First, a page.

If you were educated on Earth, you have background in course-like learning and you might feel the temptation to reflect on your making and learning as would suit a course. In the same way, just as you are susceptible to Earth’s gravity, you are susceptible to associate learning with courses. Instead, consider your learning in a way you might consider your learning after a camping trip, after a visit to the museum, or after a dance that leaves you sweaty, laughing, and looking for a drink of water.— Joe Dillon, CLMOOC 2014
As we enter our final two weeks of class, I encourage you think about your learning in the way that Joe Dillon so beautifully describes … did your hands get any less cold and sweaty as you got used to hitting the “submit” button on your blog? Were you able to find a way to balance your weekly findings with your need to get the laundry in and rest after a week of teaching? Have you made any new connections with students or colleagues that have propelled your thinking forward?
These are essential learnings and it will look different for each and everyone of us. There is no one way.
A key thing to remember are our objectives here at ED677: we have been connected learners in order to ground ourselves in what it means to teach in connected ways. We have also been working to critically examine what we are doing and why in order to support connected learning in social, participatory and equitable ways for all learners. And we’ve been learning new things through playing, creating and reflecting as a community of learners both within and outside of ED677.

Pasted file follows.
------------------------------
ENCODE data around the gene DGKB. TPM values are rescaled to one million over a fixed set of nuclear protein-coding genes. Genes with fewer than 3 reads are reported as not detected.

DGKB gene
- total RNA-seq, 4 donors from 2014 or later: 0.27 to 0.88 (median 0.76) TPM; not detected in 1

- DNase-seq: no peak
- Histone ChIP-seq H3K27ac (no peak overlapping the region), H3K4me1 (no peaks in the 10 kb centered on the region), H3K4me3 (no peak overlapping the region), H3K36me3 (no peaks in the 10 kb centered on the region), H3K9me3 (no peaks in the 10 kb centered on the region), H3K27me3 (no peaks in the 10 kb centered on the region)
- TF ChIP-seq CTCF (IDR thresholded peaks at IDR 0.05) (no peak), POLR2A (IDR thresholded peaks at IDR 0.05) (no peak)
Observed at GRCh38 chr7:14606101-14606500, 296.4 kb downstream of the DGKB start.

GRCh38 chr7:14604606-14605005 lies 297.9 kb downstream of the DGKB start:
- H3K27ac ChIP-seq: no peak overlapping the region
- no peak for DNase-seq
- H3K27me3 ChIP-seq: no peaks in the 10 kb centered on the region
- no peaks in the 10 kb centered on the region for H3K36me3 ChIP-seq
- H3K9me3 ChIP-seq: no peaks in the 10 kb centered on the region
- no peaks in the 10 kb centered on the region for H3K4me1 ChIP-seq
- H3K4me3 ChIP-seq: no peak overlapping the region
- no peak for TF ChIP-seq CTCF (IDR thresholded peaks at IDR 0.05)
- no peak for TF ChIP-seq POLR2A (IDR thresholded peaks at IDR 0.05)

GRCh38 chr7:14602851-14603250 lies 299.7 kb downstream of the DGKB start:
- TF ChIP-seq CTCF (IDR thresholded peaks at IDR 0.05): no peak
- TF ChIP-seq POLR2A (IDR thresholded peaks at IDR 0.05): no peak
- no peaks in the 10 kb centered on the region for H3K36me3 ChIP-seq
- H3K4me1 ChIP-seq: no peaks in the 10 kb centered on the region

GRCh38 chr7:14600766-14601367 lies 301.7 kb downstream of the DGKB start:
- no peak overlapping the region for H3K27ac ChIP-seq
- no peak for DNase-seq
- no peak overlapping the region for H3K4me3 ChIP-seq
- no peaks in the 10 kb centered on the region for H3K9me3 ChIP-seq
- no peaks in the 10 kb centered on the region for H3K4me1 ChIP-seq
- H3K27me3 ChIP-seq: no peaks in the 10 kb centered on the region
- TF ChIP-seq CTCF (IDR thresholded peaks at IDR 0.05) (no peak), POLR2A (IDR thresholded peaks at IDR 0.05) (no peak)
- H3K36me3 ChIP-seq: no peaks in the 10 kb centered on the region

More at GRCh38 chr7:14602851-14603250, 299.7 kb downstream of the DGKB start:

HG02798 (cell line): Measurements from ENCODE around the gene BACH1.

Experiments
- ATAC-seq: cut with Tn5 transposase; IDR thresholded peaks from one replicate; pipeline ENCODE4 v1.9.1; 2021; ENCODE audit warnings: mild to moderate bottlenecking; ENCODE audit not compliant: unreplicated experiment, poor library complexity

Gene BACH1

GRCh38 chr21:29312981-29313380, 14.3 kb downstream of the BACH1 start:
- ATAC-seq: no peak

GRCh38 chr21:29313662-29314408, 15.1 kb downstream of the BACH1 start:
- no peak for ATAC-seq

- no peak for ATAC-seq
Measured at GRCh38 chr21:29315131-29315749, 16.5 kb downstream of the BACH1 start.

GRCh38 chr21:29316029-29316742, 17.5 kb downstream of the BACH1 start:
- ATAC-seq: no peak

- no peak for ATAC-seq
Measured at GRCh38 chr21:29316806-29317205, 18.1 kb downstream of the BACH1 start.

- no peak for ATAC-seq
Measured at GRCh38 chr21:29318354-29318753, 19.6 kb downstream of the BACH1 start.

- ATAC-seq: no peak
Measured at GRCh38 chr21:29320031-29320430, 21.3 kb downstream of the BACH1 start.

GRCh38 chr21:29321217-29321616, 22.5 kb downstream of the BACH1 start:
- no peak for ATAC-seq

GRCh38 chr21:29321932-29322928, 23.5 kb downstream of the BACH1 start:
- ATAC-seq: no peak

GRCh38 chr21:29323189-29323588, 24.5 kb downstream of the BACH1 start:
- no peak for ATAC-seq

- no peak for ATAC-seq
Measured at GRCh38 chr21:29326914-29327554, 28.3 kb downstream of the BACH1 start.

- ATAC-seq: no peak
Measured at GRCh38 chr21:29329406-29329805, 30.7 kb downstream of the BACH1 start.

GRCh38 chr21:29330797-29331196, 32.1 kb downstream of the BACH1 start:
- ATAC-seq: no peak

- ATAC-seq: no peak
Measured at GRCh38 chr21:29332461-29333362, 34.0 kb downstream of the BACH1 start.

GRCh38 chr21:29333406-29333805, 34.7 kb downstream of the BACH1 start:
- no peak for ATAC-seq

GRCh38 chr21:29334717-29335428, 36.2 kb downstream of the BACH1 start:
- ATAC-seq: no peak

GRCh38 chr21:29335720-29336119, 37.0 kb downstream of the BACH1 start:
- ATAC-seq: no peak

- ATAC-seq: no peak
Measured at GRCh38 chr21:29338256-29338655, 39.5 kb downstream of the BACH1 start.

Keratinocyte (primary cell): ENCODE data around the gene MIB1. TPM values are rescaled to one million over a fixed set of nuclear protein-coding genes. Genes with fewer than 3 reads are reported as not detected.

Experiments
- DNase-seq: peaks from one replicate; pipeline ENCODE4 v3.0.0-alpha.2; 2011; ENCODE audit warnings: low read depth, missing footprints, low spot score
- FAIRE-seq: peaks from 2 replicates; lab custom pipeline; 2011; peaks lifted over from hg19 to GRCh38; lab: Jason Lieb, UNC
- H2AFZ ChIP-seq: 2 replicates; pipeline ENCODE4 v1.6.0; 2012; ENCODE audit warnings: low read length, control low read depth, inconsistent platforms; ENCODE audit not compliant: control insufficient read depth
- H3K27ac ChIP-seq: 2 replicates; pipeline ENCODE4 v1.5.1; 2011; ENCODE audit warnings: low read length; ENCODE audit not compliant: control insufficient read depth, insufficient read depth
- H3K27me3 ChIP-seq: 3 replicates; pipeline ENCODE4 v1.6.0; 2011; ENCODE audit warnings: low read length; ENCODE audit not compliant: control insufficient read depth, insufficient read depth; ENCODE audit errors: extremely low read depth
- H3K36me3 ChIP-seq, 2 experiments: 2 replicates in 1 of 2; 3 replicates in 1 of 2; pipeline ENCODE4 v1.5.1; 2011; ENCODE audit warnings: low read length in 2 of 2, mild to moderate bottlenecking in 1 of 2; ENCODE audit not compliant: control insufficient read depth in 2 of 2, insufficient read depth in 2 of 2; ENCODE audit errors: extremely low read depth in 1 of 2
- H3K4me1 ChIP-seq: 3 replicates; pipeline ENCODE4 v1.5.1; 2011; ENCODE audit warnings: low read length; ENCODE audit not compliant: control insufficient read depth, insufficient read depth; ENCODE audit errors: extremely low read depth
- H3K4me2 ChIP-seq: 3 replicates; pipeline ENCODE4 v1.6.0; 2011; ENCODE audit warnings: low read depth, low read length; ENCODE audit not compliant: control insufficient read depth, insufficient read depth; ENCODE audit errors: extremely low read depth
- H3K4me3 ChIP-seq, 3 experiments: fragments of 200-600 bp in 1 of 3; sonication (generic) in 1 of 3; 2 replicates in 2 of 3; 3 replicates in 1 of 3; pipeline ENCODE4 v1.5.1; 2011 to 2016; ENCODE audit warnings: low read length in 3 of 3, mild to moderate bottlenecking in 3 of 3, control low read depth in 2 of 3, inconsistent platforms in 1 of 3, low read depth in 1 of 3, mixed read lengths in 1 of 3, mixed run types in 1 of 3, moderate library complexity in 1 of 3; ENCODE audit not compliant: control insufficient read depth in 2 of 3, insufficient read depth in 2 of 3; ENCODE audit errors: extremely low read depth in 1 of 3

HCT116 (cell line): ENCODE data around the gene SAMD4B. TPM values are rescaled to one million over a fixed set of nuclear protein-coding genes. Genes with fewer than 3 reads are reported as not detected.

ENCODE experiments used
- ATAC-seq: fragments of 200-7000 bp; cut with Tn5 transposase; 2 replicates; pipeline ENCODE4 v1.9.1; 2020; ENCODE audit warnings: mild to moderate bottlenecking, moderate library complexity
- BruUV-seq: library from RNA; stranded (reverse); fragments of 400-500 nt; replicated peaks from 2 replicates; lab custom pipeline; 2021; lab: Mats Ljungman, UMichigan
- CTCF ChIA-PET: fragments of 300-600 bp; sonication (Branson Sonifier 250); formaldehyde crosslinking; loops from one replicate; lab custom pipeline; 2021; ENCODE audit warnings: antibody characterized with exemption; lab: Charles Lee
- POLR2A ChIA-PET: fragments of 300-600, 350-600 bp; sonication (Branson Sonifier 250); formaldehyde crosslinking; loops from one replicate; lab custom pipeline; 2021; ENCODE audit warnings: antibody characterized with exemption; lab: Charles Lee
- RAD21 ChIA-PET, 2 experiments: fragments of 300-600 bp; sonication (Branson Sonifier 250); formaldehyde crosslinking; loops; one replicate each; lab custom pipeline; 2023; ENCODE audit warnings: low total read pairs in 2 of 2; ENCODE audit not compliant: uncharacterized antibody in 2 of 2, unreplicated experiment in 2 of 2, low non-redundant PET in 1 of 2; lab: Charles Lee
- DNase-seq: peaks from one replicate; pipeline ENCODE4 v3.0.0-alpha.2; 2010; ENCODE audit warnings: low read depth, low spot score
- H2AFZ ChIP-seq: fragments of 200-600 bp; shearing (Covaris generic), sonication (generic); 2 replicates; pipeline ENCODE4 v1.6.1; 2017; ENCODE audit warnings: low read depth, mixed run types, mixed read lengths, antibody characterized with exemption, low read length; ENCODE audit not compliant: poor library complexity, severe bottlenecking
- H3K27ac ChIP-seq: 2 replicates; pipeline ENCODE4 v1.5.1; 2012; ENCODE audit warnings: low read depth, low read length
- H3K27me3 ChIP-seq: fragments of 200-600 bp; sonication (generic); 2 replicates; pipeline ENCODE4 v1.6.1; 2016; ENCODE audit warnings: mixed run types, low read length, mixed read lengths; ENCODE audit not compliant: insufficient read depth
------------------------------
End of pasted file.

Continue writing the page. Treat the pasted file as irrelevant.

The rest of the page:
Embrace what you have learned and wondered about throughout this journey and use all of that to inform your final work ahead.
The weeks ahead …
I believe connected learning principles can provide a vocabulary for teachers to reclaim agency over what and how we best meet the individual needs of students in our classrooms. … — Antero Garcia (2014)
With your own learning as the focus, take this week to reflect back on what you have been working on this semester. Reread your blog. Visit the blogs of your classmates. Look at the things that you made — from maps, to annotations, to connections with others. What are the small moves you made along the way? What are some of the big ways they supported you in being a connected learner this semester? What have the implications been for your agency as a teacher?
With the learning of your colleagues as part of our shared purpose too, take this week to spend some time with our shared Equity in Connected Learning presentation. Make sure everyone gets some feedback on what they are working on and thinking about; respond when you get feedback; talk together about what we should do with this presentation – with whom should we share it, why and how?
… With learners as the focus, teachers can rely on connected learning as a way to pull back the curtain on how learning happens in schools and agitate the possibilities of classrooms today. — Antero Garcia (2014)
And now, with learners as your focus, turn your attention to the implications of what we’ve been doing together this semester; what is important about it and why? Blog this week about the implications for learners you specifically work with. Ask them to be part of this reflection if you can; if you can’t, allow yourself to use what you know to imagine.
After all this, start to think about your final “Make” for the semester. The next two weeks will focus on doing this work and getting prepared to share it with others.
Our Final Makes